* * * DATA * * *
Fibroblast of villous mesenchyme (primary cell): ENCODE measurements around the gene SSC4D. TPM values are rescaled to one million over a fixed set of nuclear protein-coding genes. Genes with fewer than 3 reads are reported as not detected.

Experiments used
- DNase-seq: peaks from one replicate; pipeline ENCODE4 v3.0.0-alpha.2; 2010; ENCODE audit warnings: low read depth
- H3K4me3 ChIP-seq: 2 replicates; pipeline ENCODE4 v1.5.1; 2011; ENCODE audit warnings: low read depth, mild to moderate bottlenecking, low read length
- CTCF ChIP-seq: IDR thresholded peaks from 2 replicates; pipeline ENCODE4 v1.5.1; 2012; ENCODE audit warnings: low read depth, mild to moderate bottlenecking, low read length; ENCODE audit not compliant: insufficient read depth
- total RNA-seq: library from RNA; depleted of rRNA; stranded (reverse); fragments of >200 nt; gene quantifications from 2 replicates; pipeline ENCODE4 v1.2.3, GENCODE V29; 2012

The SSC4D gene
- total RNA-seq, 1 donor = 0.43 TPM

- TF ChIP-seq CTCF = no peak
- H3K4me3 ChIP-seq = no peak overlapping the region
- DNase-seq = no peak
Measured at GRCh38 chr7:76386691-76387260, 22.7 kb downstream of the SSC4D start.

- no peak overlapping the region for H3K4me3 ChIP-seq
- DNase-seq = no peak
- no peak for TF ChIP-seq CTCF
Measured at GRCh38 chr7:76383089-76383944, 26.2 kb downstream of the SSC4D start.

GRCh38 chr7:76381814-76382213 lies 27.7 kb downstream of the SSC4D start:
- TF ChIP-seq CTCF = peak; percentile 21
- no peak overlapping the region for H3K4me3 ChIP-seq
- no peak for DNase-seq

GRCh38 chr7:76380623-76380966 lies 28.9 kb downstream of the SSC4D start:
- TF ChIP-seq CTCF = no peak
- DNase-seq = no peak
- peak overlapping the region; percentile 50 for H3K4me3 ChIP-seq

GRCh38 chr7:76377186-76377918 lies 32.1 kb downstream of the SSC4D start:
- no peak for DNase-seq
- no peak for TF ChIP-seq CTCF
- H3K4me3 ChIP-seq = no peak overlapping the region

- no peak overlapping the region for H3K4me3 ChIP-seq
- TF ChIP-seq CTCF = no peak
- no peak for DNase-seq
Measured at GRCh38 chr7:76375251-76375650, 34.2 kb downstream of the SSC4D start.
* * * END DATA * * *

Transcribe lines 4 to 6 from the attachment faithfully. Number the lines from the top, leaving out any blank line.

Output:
- H3K4me3 ChIP-seq: 2 replicates; pipeline ENCODE4 v1.5.1; 2011; ENCODE audit warnings: low read depth, mild to moderate bottlenecking, low read length
- CTCF ChIP-seq: IDR thresholded peaks from 2 replicates; pipeline ENCODE4 v1.5.1; 2012; ENCODE audit warnings: low read depth, mild to moderate bottlenecking, low read length; ENCODE audit not compliant: insufficient read depth
- total RNA-seq: library from RNA; depleted of rRNA; stranded (reverse); fragments of >200 nt; gene quantifications from 2 replicates; pipeline ENCODE4 v1.2.3, GENCODE V29; 2012